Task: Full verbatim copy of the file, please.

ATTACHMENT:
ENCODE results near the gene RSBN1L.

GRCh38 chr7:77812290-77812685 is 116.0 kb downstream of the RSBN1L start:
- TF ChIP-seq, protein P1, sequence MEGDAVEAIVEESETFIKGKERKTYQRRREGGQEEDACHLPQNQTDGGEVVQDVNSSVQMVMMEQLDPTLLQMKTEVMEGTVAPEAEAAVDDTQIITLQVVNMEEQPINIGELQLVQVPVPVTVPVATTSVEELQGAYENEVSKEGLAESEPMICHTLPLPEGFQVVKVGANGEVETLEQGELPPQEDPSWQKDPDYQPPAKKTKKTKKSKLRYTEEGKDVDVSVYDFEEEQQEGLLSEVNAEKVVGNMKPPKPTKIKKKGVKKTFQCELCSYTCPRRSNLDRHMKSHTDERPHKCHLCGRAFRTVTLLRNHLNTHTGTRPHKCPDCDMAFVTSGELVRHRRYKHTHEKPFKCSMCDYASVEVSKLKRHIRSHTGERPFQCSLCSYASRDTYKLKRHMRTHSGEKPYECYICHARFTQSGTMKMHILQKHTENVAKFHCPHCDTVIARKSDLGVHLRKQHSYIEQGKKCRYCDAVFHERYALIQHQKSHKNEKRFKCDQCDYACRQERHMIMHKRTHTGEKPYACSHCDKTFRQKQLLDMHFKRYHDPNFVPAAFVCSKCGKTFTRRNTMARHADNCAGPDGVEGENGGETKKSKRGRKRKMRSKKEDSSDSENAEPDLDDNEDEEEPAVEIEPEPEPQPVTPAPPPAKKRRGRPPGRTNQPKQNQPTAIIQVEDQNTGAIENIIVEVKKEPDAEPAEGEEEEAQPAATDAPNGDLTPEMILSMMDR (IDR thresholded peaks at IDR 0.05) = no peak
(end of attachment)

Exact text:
ENCODE results near the gene RSBN1L.

GRCh38 chr7:77812290-77812685 is 116.0 kb downstream of the RSBN1L start:
- TF ChIP-seq, protein P1, sequence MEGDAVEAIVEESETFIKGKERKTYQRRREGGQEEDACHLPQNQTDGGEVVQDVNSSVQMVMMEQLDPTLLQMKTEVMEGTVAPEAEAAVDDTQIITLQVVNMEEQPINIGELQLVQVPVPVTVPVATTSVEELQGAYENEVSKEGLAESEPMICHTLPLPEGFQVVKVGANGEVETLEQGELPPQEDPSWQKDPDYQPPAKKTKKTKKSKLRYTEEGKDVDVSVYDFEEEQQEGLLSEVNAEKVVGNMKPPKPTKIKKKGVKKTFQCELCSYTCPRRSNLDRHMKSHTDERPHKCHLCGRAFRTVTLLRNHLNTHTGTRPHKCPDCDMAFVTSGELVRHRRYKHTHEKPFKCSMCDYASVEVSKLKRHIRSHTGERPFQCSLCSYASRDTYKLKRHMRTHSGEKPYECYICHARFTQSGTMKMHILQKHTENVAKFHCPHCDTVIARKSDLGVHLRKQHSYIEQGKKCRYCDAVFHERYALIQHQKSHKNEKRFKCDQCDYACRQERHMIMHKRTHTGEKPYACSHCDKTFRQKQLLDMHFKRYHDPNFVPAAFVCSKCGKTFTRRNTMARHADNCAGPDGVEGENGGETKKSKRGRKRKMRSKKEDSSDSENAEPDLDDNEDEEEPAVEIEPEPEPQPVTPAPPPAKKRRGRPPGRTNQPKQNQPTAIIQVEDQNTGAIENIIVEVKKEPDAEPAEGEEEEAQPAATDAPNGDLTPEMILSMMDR (IDR thresholded peaks at IDR 0.05) = no peak